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Utilities after-hours calls now being answered in T’ville

It’s a Saturday night and your lights go out. Have no fear, someone in Thomasville is now dispatching city crews to help.
City of Cairo Energy Services Director Rod Prince updated the Cairo mayor and council Monday night on the city’s transition from in-house dispatching to outsourced dispatching.
As of last Monday, Aug. 3, the after-hours and weekend dispatching for city utilities is being handled by the city of Thomasville at a cost of only $1,500 per month or $18,000 annually.
Previously, the city employed two full-time dispatchers and one part-time dispatcher to answer the phones from 4 p.m. until 8 a.m. and on weekends and holidays at a cost of approximately $120,000.
“From an efficiency standpoint, there is no question this is the way to go. Thomasville has a state-of-the-art call center,” Prince said.
In addition to dispatching after-hours calls, Thomasville personnel will monitor the warehouse and adjacent compound via video surveillance and can also remotely open and close gates for city crews.
“We’ve had to spend some money up front on the surveillance system, security system and remotely controlled gate, but I feel this is the best move we can make,” Prince said.
Although the city is eliminating its dispatchers, it will invest in a new two-man locate crew that will locate utilities rather than crews from all divisions being dispatched to locate utilities.
According to Prince, under the current organization it takes as many as five trucks and 10 men to perform the duties a dedicated locate crew will handle.
“Our cost of doing business should go down drastically,” the energy services director said.
Because both cities use the same utility billing software, Thomasville employees at the call center can pull up the names and address of Cairo utilities customers. “If a customer calls, he would never know they were talking to someone in Thomasville or not, which is the case with many call centers,” Prince said.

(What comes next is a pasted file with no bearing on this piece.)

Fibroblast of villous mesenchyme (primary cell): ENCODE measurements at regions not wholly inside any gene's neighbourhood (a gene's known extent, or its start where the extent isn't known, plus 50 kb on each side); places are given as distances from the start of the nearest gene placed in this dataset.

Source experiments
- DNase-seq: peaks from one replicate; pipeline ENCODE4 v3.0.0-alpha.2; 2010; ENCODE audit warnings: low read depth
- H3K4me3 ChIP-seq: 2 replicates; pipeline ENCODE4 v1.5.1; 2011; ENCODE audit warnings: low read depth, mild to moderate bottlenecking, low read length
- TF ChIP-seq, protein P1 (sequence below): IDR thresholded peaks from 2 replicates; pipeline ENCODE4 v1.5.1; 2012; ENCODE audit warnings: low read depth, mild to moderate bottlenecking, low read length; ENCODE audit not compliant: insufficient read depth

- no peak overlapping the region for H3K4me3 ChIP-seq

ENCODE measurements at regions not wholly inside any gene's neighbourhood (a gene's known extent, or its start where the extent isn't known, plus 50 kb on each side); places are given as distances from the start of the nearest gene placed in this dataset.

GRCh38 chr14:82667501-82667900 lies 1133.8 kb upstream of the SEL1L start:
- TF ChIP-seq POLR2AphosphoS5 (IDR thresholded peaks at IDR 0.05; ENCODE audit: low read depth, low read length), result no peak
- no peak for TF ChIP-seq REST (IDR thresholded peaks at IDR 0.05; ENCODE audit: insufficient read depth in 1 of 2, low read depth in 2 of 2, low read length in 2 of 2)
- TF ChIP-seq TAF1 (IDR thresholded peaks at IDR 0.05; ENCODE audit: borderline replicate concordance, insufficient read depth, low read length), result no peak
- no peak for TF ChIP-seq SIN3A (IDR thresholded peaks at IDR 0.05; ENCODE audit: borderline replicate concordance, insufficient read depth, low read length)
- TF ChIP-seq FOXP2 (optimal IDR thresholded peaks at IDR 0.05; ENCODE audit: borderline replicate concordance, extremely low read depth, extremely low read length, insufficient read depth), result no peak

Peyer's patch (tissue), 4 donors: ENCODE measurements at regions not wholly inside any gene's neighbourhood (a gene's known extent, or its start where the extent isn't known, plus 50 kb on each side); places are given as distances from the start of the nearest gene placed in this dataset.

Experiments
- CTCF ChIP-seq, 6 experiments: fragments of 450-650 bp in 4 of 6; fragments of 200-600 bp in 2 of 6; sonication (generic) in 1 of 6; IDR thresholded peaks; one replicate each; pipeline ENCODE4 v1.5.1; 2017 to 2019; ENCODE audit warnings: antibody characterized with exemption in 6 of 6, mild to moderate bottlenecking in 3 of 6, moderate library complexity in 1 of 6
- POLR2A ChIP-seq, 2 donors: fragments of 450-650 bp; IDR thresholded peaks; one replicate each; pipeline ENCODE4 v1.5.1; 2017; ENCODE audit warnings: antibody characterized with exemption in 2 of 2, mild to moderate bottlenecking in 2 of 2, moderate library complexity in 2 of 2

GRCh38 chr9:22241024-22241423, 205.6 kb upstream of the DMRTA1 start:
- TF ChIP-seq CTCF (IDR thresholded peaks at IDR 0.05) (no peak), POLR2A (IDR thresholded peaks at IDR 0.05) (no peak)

Once a call is received, the Thomasville dispatchers will alert the on-call crew, electronically transmit a work order to the city warehouse for the crew to pick up and, once the work order is complete, the crew will notify Thomasville that the repair has been made. The following morning, Thomasville will transmit a call log with the times crews went out and when they returned, which will be provided to the appropriate timekeepers within the Cairo organization.
“I know this is a big move and change for a lot of people, but the way we’re doing it now is costing us a lot of money,” Prince said.
Prince says that 377-2489 (377-CITY) will continue to be the after-hours number.
The new system went live last week and Prince says that the only issue was a couple of work orders that were not included on the log the next morning.
Councilman Ernest Cloud asked if the former dispatchers were going to be used on the locate crew.
“We gave them all the opportunity to apply and one applied. We advertised the position and received five or six applications, and I’ve selected two that look real good,” Prince said.
“I would image it is a job that will require a good deal of training,” Councilman James H. (Jimmy) Douglas said.
“Yes, it will require training. It is a critical job,” Prince said.
Councilman Cloud also questioned what would be the procedure if both cities suffer from heavy storm-related outages at the same time.
“If they (Thomasville) can’t handle it, they have agreed to allot us time to call in people to answer the phones. We don’t believe it will be an issue,” Prince said.
Councilman Douglas said that in the past the dispatchers would ride around and check on the city’s wells and lift stations, but Prince said all of that is now monitored electronically.
Councilman Cloud said that in the past dispatchers had been provided a radio so that they could communicate with the city police. Prince said he had not considered that, but said it would be no problem to provide the Thomasville call center with the radio or have them add the city’s police frequency to their radios.
“I give Rod a lot of credit for getting this done. There was a lot of phone issues to work out and rules of engagement to work through, and he has done a very good job. Not only will we realize savings, but the quality of service will be improved as well,” City Manager Chris Addleton said.
Prince was quick to note, “I didn’t do it all by myself. I’ve got good folks working with me, too.”

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